The second trend is in protected lands. Six of the 14 towns have less than 10% of their lands under some form of protection (Table 1). All but two towns (Rumney and Orange) have between 10 and 20% protected lands. While Hanover has one of the lowest number of acres per person (meaning high population density), it has nearly 20% of its land base under some form of conservation protection. Hanover stands out in this regard. While Enfield has a similar pattern of population and protected land, much of their land protection is at one site, the Fish and Game Enfield Wildlife Management Area. Overall, towns in this area have low population density and a relatively low percent of protected land, compared to Hanover.
Although the protected area per person in Hanover (0.65 acres) is relatively small (ranking 12th of the 14 towns), Hanover's land conservation record is strengthened by the multiple management strategies and ownerships that make up their conservation lands. The Appalachian Trail (about 2,252 acres) and the Hanover Water Works (about 1,472 acres) are the largest protected lands, but Goodwin Forest (about 505 acres), Huntington Hill (about 471 acres), Oak Hill (about 254 acres), and the Dana Property (about 248 acres), and a variety of other conservation easements add to the diversity and extent of protected land.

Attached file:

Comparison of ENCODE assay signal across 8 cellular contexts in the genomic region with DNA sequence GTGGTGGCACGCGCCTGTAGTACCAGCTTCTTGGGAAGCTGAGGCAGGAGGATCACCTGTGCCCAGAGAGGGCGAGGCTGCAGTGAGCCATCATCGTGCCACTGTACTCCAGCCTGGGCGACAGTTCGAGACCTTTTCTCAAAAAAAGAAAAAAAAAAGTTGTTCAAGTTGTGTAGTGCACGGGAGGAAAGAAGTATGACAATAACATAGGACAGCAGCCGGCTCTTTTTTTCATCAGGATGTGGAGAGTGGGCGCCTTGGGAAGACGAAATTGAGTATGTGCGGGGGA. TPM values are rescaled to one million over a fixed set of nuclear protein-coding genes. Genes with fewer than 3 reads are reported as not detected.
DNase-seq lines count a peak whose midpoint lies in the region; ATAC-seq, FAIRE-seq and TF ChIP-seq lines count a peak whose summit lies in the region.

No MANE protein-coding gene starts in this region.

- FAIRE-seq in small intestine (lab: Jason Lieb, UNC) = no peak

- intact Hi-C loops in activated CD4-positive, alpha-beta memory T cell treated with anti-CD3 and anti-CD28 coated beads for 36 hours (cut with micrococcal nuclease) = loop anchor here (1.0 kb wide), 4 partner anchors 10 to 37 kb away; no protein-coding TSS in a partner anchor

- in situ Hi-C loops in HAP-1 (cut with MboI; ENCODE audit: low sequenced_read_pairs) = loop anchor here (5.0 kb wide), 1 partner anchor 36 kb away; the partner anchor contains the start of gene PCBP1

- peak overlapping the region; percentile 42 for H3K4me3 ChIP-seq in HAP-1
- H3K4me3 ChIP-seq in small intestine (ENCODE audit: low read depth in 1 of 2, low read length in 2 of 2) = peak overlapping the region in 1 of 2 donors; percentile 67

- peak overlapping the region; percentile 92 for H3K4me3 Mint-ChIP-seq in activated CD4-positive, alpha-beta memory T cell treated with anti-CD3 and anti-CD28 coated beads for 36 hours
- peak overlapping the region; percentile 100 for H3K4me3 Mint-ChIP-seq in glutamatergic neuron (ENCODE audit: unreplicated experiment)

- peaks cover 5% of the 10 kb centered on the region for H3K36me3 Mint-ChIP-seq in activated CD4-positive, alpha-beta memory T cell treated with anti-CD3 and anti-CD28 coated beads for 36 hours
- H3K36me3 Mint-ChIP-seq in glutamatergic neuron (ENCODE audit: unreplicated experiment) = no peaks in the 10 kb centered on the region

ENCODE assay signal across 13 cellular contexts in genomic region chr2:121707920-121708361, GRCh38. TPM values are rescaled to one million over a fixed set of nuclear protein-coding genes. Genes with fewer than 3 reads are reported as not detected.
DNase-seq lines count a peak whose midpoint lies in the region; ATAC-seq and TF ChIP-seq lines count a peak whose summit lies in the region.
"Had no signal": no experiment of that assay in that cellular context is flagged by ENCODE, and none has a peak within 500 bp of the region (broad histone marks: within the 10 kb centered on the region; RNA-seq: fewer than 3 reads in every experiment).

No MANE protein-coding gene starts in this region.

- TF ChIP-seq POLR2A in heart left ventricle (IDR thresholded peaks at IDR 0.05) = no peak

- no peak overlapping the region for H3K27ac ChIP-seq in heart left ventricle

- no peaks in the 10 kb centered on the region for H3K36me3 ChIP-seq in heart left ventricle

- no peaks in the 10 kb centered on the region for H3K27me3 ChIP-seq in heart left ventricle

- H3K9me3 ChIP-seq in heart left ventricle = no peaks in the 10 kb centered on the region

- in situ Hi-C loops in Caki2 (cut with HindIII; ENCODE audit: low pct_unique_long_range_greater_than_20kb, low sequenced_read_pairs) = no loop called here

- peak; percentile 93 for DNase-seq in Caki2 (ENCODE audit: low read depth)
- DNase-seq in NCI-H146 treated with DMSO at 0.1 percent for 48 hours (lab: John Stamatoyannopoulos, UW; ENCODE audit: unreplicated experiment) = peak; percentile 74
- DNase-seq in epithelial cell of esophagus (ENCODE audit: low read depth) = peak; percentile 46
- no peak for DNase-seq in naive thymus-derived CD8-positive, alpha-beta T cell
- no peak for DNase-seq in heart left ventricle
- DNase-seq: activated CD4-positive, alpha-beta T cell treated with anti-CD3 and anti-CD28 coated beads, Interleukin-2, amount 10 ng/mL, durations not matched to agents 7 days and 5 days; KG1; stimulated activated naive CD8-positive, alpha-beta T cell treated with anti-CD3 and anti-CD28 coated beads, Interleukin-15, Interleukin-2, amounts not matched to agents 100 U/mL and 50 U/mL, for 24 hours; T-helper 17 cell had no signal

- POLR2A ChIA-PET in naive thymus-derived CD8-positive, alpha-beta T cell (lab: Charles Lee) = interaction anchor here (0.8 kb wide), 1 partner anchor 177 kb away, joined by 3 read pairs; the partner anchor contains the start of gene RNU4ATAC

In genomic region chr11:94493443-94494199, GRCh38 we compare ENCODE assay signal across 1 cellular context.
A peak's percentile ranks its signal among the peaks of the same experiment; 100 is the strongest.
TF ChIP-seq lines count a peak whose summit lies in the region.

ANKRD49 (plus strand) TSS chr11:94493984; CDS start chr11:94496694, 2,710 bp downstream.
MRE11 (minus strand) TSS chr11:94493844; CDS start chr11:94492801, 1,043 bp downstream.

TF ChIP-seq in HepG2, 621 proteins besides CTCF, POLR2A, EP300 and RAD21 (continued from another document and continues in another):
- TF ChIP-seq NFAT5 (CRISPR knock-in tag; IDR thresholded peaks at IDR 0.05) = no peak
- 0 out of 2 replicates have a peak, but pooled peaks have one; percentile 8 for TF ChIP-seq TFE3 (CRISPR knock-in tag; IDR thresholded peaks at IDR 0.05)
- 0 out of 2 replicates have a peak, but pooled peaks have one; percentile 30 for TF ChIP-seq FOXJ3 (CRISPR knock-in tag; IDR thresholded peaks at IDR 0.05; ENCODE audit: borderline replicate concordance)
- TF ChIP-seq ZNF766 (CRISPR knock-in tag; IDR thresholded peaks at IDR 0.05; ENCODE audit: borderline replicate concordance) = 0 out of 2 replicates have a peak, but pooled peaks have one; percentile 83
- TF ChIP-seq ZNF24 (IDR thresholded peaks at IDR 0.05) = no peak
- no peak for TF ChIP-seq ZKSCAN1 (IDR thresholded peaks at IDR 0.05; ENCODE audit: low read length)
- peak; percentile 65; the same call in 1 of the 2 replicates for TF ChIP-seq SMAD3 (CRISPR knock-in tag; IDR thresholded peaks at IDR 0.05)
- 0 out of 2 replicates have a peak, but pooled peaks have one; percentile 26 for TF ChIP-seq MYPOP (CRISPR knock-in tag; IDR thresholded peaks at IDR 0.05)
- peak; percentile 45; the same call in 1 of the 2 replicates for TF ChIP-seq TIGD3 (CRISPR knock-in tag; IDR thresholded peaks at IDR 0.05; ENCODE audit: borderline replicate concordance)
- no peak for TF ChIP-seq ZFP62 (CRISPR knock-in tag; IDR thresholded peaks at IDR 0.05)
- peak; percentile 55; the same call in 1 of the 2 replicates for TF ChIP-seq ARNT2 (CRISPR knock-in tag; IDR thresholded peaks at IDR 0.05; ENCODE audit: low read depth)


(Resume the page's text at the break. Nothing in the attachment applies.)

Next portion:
Table 1. Conservation lands, acreage, protected acreage and total acreage per person for fourteen towns surrounding Hanover (Sundquist and Stevens 1999).
|Town||Total Acres||Conservation Land Acreage||Protected Acres per Person||Acres per Person, 1998 / 2020 Projected|
3.3 / 3.1
29.4 / 26.2
22.8 / 20.6
40.6 / 36.2
75.0 / 62.9
11,820 (44.0) (see note 1)
18.9 / 16.5
76.5 / 67.5
10.7 / 9.5
4,813 (32.6%) (see note 2)
57.6 / 51.2
2.1 / 1.9
6.5 / 5.8
27.9 / 24.9
15.4 / 13.4
12.8 / 10.9
Note 1: Most of protected land in Rumney is White Mountain National Forest land
Note 2: Most of protected land in Orange is Cardigan Mountain State Forest land
Rare Plants & Exemplary Natural Communities